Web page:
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America through the eyes of two American-Americans

John du Pont, 72

John E. du Pont, an heir to the DuPont Co. chemical fortune who was known as a generous if eccentric patron of amateur wrestling before he inexplicably shot and killed Olympic gold medalist Dave Schultz in 1996, died Dec. 9. He was 72.

He called the wrestlers he supported "Team Foxcatcher" and envisioned them filling the roster of the 1996 U.S. Olympic wrestling team. They lived and trained at the 14,000-square-foot facility he built on his property in Pennsylvania.

On Jan. 26, 1996, Mr. du Pont drove to the guesthouse where Schultz was living with his wife and two children. The heir fired three shots from a .38-caliber handgun out the window of his Lincoln Town Car. Schultz lay in the driveway, dying in his wife's arms.

Among other things: he drove 2 brand new Lincoln Town Cars into a pond back-to-back, believed he was the Dalai Lama of the United States, had razor wire installed in his walls, evicted all three black wrestlers from his property, blew up a family of foxes, and founded and ran the Villanova wrestling program in 1986 only to have it dismantled two years later on the grounds that he fired an assistant head coach for not wanting to be his gay lover.

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Filed under: Obituaries

Don Meredith, 72

The original Tony Romo, Meredith was the original Dallas Cowboy signing a personal services contract on Nov. 28, 1959, two months before the franchise officially gained admittance into the NFL. He was a two-time All-American at SMU and played for the Cowboys from 1960 to 1968. He led the Cowboys to the 1966 and 1967 NFL title games, both defeats to the Green Bay Packers, but he abruptly retired from pro football at age 31.

He was also on Monday Night Football for a decade and lived in an adobe in Santa Fe since 1982.

Goodbye, Dandy Don. The party's over.

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Filed under: Obituaries

Alex Franco, 91

The Rev. Alex Franco, who performed thousands of weddings at his Albertson Wedding Chapel in Los Angeles, has died. He was 91. "On a weekday you can walk in here and be married in 20 minutes," Franco told the Dallas Morning News in 1988. "On weekends, we are busier, we need a little notice."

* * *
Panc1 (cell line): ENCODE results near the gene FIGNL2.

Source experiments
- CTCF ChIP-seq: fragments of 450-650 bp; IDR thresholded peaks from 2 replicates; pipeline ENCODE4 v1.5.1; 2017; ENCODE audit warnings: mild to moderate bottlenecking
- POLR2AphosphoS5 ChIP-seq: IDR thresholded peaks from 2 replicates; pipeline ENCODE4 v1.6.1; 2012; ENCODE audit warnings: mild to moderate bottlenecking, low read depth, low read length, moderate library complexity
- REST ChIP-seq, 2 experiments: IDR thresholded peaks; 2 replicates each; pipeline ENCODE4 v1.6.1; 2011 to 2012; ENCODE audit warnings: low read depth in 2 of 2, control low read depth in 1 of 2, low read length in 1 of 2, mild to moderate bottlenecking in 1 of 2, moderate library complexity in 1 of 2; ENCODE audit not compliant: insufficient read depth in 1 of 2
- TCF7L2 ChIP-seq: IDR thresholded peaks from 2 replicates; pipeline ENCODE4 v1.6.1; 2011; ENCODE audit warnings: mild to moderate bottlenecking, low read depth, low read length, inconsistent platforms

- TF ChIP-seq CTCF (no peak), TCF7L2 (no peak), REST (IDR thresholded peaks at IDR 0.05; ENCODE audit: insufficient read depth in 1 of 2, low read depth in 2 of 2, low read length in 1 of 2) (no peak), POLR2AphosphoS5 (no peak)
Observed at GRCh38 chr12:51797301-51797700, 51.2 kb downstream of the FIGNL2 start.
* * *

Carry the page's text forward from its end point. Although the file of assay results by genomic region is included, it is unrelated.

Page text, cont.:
Our own Seth Romatelli once attended a wedding at Mr. Franco's chapel on April Fool's Day, 1999. As he and his friends poured liquor into styrofoam cups in the parking lot, they ribbed the Israeli groom who had no concept of April Fool's Day, despite living in America for years. To his recollection, the service was beautiful. The couple has since divorced.

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Filed under: Obituaries

Sparky Anderson, 76

The Great Sparky Anderson has died at the age of 76. Sparky's Reds bested Seth's hometown nine for Baseball's World Series in 1975. As Seth recalls, "He was 41 at the time, but looked like he was 70." He went on to win 2 more World Series titles (1 each in Cincinnati and Detroit) and became the first manager in Major League Baseball to win the title in both the American and National Leagues.

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Filed under: Obituaries

Seth Clips Vol. 04

Filed under: Seth's Corner

Bob Guccione, 79

The poor man's Hugh Hefner died Wednesday, Oct. 20th, at a hospital in Plano, Texas. He was 79.

Guccione lost much of his personal fortune on bad investments and risky ventures. Probably his best-known business failure was a $17.5-million investment in the 1979 production of the X-rated film "Caligula." Distributors shunned the film, with its graphic scenes of lesbianism and incest. However, it eventually became General Media's most popular DVD.

His management style even sparked a rift with his own son, Bob Guccione Jr. In 1985, the publisher helped his son launch the music magazine Spin, with Bob Jr. serving as editor and publisher. After just two years, the two clashed over the direction of the magazine and the elder Guccione decided to shut it down, forcing his son to secure outside funding. According to Axl Rose, the younger Guccione was also pissed because his dad got more pussy than him.

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Filed under: Obituaries
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